Apaydın camp in line with practice, says UN
Emine Kart & Özgür Ekşi ANKARA - Hürriyet Daily News
Syrian refugees arrive at the Öncupınar refugee camp in Kilis near the Syrian border. The number of Syrians fleeing from the violence are rapidly increasing.The United Nations’ international body for refugees has said keeping Syrian military defectors in a separate camp in Hatay is in line with established international practice.
Experts in humanitarian law working with the United Nations High Commissioner for Refugees (UNHCR) told Hürriyet Daily News Aug. 30 that such separation of refugee camps is an international norm set by the UNHCR’s Executive Committee. Civilian and military refugees were similarly kept in separate camps by European countries during the 1992-95 conflict in Bosnia. “And at the moment, there are similar separate camps in different places in Africa, such as Somalia, Darfur, and Kenya,” one of the experts, who requested anonymity, told Hürriyet Daily News.
A government does not necessarily need to have an obligatory circumstance for drafting a by-law like Regulation No. 7473 of Nov. 7, 1995 on Combatant Members of Foreign Armies Seeking Asylum in Turkey, experts said. But Turkey experienced a mass influx of almost half a million mostly Kurdish Peshmerga refugees from Iraq in 1988 and 1991, as well as mass influxes of Albanians, Bosnian Muslims, Pomaks (Bulgarian-speaking Muslims), and Turks in 1989, 1992-1995, and 1999, respectively, as cited by Kemal Kirişçi, a professor of political science and international relations at Boğaziçi University, in an article dated November 2003.
In an interview with the Anatolia news agency released on Aug. 29, Carol Batchelor, a representative of the UNHCR’s office in Turkey, didn’t refer to the issue surrounding the 1995 by-law at all. “It is through an individual refugee status determination procedure that it can be determined whether someone is a refugee. This assessment is made on an individual basis. As some of the former military may have been engaged in the conflict from which the civilians fled, it is advised that there is a separation, at least until an individual assessment is made of refugee status,” Batchelor told Hürriyet Daily News in response to a question via email asking whether the refugees at the Apaydın camp should be considered “foreign soldiers” or “refugees with military backgrounds” or in some other category.
In her interview with Anatolia Batchelor praised the Turkish government’s efforts, while also supporting the hosting of former military members and civilians in separate camps. “This is normal under international law, that those who are former military are separated from the civilians,” Batchelor said, while also noting that a majority of people in the camps in Turkey were women, children and elderly people.
“These are civilians, these are people who very much need to be protected, they have special needs and it is important that those who have laid down their weapons who are former military are separated from the civilian camps. They must also be protected. But the international legal regime for protecting them is indeed different. And it is important that they are separated and Turkey has followed that policy,” she said.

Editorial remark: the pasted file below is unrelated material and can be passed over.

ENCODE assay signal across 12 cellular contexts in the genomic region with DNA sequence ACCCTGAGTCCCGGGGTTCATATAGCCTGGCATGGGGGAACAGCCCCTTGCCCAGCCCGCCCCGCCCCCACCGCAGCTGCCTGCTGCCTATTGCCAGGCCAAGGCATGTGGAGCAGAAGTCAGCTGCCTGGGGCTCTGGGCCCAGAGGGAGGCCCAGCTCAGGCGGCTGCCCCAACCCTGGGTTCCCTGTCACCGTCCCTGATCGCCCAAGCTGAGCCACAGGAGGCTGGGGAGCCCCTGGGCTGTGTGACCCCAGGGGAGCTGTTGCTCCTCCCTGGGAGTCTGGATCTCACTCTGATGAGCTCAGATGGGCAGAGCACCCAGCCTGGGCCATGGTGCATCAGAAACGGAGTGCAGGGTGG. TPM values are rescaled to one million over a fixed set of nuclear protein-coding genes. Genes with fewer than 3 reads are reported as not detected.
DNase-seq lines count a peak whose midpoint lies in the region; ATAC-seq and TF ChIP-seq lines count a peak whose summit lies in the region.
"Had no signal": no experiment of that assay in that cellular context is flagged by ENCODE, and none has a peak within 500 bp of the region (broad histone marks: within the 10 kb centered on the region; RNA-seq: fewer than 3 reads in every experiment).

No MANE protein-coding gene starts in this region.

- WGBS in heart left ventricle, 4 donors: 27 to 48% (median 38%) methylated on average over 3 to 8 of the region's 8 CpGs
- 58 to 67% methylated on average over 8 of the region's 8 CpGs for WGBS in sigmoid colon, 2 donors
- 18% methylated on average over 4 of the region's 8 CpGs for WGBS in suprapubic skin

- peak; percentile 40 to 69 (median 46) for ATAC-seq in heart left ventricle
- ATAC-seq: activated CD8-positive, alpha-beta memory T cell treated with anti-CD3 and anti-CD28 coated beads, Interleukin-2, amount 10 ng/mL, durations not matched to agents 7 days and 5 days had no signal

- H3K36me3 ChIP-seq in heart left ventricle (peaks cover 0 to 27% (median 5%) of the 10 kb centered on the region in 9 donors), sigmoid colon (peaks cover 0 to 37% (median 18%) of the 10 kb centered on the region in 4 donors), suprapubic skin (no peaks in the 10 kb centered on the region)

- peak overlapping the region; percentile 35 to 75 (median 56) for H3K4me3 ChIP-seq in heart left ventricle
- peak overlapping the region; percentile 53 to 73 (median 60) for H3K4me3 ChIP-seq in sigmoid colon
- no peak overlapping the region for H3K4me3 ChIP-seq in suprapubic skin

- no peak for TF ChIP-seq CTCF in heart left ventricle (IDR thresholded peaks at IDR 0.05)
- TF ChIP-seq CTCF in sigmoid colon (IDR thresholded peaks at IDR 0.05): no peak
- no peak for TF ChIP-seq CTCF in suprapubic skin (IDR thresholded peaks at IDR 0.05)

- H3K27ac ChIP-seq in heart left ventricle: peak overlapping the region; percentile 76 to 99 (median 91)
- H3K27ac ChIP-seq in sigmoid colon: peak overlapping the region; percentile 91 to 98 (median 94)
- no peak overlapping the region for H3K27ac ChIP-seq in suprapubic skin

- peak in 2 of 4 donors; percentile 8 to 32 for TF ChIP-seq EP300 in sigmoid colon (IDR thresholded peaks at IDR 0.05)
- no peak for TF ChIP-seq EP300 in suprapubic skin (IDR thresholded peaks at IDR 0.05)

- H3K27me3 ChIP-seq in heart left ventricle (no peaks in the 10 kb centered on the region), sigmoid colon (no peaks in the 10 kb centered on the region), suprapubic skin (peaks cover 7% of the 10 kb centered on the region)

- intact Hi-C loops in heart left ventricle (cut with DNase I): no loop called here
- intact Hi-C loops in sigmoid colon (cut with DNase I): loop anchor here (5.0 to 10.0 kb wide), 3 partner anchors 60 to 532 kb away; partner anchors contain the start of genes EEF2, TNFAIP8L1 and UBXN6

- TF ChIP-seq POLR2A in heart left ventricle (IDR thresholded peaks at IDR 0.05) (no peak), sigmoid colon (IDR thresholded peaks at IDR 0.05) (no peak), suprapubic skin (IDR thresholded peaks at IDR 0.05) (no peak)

Turkey’s Foreign Ministry defends the situation, saying the implementation may not be in line with the by-law, but is in line with “established international practice.”
“We are looking at the issue overall, that is to say, as a whole. But we also review each and every case in its specific circumstances,” a Turkish diplomat, speaking under customary condition of anonymity, told Hürriyet Daily News Aug. 30. “The implementation of the Apaydın camp is in line with established international practice. This is a situation where security risks are high for these military figures; they might even be subject to lynching by other civilian Syrians, so we have had to keep them in a separate camp as a precaution,” the same diplomat said.
Military refugees must be kept in a separate camp according to a 1995 by-law, Foreign Minister Ahmet Davutoğlu said on Aug. 29. According to the related law dated 1941, and related by-laws dated 1995, “keeping foreign combat soldiers and officers who come [to Turkey] in a separate camp is not a choice, but is a requirement of regulations on this issue. UN practices also fall within this framework,” Davutoğlu said.
According to Regulation No. 7473 of Nov. 7, 1995, on Combatant Members of Foreign Armies Seeking Asylum in Turkey, to which Davutoğlu referred: “’Combative foreign military member’ defines soldiers who are accepted into the country or seized in the country, and defines soldiers whose armed forces are waging war on or have a conflict with a third country.” Thus, the regulation to which Davutoğlu referred as the basis for the establishment of a separate camp for military origin Syrians does not list soldiers who are involved in a civil war, as is the case in Syria.